Photograph — CGTN Africa

On Sunday the 9th of February, the annual African Union (AU) summit commenced at its headquarters in Addis Ababa, Ethiopia. The two-day summit, themed “Silencing the Guns, began with the AU’s promise to play a more prominent role in resolving conflicts proliferating across the continent.

The focus on conflict marks a departure from years of debate centred on reforming the AU, including its funding structure and the implementation of a continent-wide free trade area.

In his opening speech, Moussa Faki Mahamat, Chairman of the Commission commented on Africa’s current challenges of insecurity resulting from terrorism, intercommunal conflict and pre- and post-election crises. While some progress has been made recently in dealing with the situation in the Central African Republic and Sudan, there has been long-term conflict in places like Libya and South Sudan with new crises arising from Cameroon and Mozambique.

Faki further emphasized that it would take more than military action to address the “root causes” of African conflicts, namely poverty and social exclusion. Following the statement made by the chairman. African leaders pointed out the AU’s failure to achieve the goal adopted in 2013 of ending “all wars in Africa by 2020”. The missed deadline by the AU shows the complexity of the security situation in Africa.

South African President Cyril Ramaphosa, who is taking over from Egyptian President Abdel Fattah al-Sisi as AU chairman, announced his plans to host two summits in May one focused on conflict resolution and the other on the implementation of the African Continental Free Trade Area. He also promised to prioritize the conflict situation in South Sudan and Libya, focusing on a resolution across Africa’s conflicted regions.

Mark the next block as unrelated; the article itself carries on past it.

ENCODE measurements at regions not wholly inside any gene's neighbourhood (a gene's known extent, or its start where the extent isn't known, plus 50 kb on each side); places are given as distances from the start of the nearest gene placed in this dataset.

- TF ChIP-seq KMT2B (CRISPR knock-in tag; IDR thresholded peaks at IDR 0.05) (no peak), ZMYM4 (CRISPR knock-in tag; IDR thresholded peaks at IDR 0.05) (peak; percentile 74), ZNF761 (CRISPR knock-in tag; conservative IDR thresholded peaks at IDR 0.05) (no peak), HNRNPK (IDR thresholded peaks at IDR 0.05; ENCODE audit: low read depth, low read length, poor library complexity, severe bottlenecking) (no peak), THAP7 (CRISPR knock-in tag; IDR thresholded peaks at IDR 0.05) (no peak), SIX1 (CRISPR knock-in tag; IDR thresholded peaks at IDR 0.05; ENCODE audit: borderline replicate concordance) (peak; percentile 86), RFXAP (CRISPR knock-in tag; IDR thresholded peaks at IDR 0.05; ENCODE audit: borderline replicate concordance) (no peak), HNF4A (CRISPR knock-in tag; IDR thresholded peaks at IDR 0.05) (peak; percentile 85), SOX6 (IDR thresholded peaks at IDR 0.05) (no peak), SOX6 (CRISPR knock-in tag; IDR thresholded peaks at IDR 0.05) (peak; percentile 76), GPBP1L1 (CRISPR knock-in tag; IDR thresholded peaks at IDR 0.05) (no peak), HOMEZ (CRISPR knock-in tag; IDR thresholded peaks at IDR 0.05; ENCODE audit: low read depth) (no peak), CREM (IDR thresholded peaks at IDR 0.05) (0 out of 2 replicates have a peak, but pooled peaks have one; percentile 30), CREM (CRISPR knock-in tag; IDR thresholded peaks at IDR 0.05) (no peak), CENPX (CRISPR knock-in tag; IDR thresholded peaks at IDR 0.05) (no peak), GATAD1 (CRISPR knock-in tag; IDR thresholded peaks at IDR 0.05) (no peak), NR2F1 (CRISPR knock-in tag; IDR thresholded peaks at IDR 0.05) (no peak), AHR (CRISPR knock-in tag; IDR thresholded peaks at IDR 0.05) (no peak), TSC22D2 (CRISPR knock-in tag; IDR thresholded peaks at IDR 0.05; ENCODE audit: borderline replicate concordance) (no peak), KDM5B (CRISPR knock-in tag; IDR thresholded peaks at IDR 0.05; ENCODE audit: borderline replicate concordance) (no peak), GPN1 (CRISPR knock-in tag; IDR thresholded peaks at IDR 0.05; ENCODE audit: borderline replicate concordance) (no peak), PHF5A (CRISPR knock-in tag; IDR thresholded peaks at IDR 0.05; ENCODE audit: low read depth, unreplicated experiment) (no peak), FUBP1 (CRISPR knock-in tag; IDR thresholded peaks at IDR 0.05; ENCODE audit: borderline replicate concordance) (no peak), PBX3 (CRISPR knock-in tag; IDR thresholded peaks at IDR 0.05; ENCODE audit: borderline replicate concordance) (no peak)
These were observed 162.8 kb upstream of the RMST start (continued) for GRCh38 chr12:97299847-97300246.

South Sudan’s civil war began in 2013, leaving over 380,000 people dead and millions more in dire poverty. President Salva Kiir and rebel leader Riek Machar currently face a two-week deadline to form a power-sharing government after missing two previous deadlines. South Sudanese Information Minister, Michael Makuei said that the meeting amounted to no progress on the question of the number of regional states in South Sudan and their borders, a crucial stumbling block in negotiations.

Focusing on Libya, the AU has consistently complained about being sidelined during peace processes led primarily by the United Nation(UN). The UN Secretary-General Antonio Guterres validated this sentiment at a news conference at the AU on Saturday, saying he understood the AU’s “frustration” at having “been put aside” when it comes to Libya. He assured the AU that “a new framework of cooperation” between the AU and the UN had been established for Libya.

A report by the International Crisis Group said the AU should prioritize the finalization of an agreement that would see the UN finance 75 percent of peacekeeping missions backed by the UN Security Council.

Furthermore, Ramaphosa said the AU’s goal of “silencing the guns” underpinned his other ambitions for economic development and combating gender-based violence. He also highlighted eight areas for the AU to focus on in the course of the year. They are:

  • Seeking a compromise with the UN over co-funding of peace operations.
  • Supporting pivotal elections in Ethiopia and standing ready to mediate in the event of disputes over results.
  • Deterring leaders in Cote d’Ivoire and Guinea from using constitutional amendments to hold onto power.
  • Helping calm Burkina Faso’s insurgency and avert election violence.
  • Pressing Yaoundé and separatists toward more inclusive dialogue to help end the crisis in Cameroon’s Anglophone regions.
  • Pushing the Somali government and regional leaders toward a compromise ahead of Somalia’s elections.
  • Pressing East African heads of state to step up their efforts to keep South Sudan’s peace process on track.
  • Supporting Sudan’s transition by offering to act as a guarantor of the deal between the security forces and civilian leaders.

The AU will have to overcome internal disputes and insufficient financing for peacekeeping missions if it wants to become a major player in conflict resolution. It has to consciously participate in the peacemaking process in Africa.

By Faith Ikade

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